“I hope that this report is used not only as an educational tool, but an organizing tool for people not only in California but across the U.S. to educate their communities,” said Moore on Tuesday the day before the official report release. “The report also highlights contributions of the African American community and how they made the United States what it is despite ongoing oppression and degradation.”

The first draft report by the Task Force

The Task force, which has had a largely mixed reception since being signed into law in 2020, has largely split many Californians. Even reparations supporters have been split on how to proceed, with a narrow vote in March only accepting African Americans with direct slave lineage to get any possible reparations instead of all African Americans as many other supporters wanted and still insist on. Since then, reaction to the task force has only cooled further.

“The report is moving away from fairness it seems, which is what they had initially started all of this all with,” explained legal adviser Richard Weaver to the Globe on Tuesday. “The report comes out Wednesday, but right now a lot of what they are saying is just not affecting those descendants. The 1,500 who were enslaved in California in the 1850’s after California became a free state. Yeah, perfectly sound argument for reparations there, should not have happened. But they’re getting into the nitty gritty here with incidents and policies that, while unfortunate and should not have happened, happened past that descendants window the task force set up.”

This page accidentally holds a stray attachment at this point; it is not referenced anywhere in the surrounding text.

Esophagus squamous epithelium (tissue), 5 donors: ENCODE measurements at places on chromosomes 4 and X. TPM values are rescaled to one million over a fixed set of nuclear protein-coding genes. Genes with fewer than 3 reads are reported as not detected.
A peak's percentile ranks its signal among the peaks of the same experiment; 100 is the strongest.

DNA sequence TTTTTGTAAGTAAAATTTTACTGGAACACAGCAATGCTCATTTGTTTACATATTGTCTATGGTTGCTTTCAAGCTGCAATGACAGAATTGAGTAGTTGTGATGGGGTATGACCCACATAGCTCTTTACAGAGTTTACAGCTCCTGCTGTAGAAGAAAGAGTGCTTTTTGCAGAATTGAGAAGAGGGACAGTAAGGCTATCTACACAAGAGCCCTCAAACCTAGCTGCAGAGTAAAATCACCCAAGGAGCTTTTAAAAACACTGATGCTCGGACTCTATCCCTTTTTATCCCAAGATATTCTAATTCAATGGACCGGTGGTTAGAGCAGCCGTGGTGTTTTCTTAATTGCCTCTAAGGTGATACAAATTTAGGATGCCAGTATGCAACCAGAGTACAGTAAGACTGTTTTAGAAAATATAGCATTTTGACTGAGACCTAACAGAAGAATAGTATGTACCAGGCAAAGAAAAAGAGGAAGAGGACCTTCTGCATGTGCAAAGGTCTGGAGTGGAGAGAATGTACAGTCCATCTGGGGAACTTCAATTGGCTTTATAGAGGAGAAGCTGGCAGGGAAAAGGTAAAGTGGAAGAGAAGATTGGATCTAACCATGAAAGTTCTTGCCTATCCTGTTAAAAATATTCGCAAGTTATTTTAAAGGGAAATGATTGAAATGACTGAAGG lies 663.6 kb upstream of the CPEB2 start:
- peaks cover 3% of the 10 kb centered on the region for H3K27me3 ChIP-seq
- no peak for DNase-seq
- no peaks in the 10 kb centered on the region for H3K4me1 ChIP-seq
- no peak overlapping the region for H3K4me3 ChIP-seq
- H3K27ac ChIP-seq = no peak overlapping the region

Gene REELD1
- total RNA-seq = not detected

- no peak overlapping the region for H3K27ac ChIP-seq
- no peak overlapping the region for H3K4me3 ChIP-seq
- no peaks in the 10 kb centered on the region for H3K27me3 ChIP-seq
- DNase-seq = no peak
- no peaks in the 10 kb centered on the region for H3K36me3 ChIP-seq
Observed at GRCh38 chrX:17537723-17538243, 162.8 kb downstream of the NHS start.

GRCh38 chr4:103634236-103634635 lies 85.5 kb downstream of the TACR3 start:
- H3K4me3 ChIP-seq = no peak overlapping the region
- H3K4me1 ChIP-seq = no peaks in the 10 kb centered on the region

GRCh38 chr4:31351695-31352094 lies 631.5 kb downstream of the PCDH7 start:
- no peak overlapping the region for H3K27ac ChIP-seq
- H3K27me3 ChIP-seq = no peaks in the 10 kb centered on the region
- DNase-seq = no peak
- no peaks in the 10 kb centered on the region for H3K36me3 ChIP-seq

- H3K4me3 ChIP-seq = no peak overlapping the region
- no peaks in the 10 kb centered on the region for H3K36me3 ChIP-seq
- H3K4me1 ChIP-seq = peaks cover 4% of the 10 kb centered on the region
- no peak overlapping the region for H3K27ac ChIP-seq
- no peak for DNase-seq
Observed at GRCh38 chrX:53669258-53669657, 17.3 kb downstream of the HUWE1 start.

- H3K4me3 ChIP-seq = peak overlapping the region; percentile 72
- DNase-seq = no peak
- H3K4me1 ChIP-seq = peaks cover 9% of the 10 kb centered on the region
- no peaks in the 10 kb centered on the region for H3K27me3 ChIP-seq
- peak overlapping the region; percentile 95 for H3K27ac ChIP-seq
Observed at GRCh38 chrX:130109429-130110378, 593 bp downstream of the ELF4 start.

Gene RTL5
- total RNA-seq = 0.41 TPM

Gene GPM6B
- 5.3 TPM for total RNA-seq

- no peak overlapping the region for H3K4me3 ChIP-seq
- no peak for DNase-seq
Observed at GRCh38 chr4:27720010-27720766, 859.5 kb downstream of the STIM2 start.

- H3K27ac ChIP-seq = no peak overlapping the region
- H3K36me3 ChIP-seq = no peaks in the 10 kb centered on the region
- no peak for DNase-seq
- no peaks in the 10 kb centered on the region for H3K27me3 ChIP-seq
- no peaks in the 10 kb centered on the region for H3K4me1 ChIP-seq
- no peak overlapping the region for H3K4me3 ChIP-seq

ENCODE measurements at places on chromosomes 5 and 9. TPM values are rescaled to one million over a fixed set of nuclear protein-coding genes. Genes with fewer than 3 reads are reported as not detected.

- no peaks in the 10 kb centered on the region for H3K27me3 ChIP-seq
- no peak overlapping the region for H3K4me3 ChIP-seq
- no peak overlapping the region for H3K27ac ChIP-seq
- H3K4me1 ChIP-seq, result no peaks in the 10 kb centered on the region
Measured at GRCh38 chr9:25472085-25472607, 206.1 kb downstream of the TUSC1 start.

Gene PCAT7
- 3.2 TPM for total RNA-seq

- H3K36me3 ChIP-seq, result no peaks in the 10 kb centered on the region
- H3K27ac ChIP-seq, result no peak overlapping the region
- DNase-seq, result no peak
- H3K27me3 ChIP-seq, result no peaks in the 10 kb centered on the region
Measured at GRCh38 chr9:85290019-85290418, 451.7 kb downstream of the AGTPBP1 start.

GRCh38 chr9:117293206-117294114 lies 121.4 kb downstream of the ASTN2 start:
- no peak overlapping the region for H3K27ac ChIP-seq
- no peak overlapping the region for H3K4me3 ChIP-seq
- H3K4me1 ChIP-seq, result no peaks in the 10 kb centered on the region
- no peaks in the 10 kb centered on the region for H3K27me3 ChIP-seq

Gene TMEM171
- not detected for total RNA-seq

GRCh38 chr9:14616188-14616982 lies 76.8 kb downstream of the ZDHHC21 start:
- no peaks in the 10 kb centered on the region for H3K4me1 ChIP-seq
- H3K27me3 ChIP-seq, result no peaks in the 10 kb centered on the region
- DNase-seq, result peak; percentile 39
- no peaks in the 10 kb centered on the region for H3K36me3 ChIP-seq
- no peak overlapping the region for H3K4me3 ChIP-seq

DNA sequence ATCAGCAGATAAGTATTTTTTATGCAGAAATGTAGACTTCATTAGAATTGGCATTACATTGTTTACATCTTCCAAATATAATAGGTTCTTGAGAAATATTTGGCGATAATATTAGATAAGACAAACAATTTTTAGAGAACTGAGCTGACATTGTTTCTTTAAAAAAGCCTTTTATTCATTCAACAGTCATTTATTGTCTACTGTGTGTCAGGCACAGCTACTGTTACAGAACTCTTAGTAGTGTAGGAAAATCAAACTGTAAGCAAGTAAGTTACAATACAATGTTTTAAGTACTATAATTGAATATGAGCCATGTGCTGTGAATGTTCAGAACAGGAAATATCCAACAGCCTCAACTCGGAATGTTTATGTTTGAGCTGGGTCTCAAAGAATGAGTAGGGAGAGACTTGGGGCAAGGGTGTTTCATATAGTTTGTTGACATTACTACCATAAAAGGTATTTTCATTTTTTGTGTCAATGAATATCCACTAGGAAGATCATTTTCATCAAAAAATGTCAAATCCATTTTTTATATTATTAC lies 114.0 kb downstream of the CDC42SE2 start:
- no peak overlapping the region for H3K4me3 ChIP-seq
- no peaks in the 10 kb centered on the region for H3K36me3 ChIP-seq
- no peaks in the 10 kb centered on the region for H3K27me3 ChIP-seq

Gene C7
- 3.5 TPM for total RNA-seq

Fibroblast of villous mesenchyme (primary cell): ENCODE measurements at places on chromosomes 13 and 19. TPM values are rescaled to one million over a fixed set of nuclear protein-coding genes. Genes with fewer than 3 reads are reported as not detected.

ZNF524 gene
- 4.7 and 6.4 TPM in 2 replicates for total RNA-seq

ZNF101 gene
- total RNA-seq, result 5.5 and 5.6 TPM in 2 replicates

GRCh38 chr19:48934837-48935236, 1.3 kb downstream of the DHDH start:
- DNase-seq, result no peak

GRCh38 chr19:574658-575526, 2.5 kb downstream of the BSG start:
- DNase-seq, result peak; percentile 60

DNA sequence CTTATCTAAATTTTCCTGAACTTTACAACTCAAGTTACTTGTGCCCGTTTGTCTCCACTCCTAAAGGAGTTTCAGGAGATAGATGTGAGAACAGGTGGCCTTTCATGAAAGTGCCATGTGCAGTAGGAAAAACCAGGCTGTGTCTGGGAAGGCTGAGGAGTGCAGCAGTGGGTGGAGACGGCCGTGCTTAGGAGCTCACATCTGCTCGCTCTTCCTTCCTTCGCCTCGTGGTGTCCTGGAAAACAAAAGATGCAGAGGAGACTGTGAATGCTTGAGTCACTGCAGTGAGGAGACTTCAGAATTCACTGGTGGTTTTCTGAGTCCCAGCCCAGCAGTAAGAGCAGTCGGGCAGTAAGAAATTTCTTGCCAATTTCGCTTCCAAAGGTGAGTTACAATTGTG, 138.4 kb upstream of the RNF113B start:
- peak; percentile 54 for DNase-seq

Click here to read the full article in the California Globe

California’s Next Assembly Speaker. Maybe.

Et tu, Rivas?

Late Friday, just as legislators — and everyone else in the state — were preparing to check out for the long holiday weekend, an earthquake rocked the California political world: Assemblymember Robert Rivas, a Salinas Democrat, announced that he had “secured enough votes” to become the next speaker of the California Assembly.

That immediately raised some questions: Is that actually really true? When would this hypothetical leadership change occur? How does the current speaker, Anthony Rendon, feel about all of this?

Rivas made the declaration via a press release which, unhelpfully, neglected to answer any of these questions. And though reporters have been peppering Rivas, Rendon and their respective offices with requests for elucidation, all parties involved have kept emphatically mum. 

In a series of tweets on Monday, Rivas restated that he had the necessary support, that it was “time to unite the caucus and determine a thoughtful, reasonable transition period” and that he wanted to ensure the “transition is a respectful one.” The audience for that thread could be the entire Democratic caucus. But then again, it could also have been a message meant specifically for Rendon: It’s over.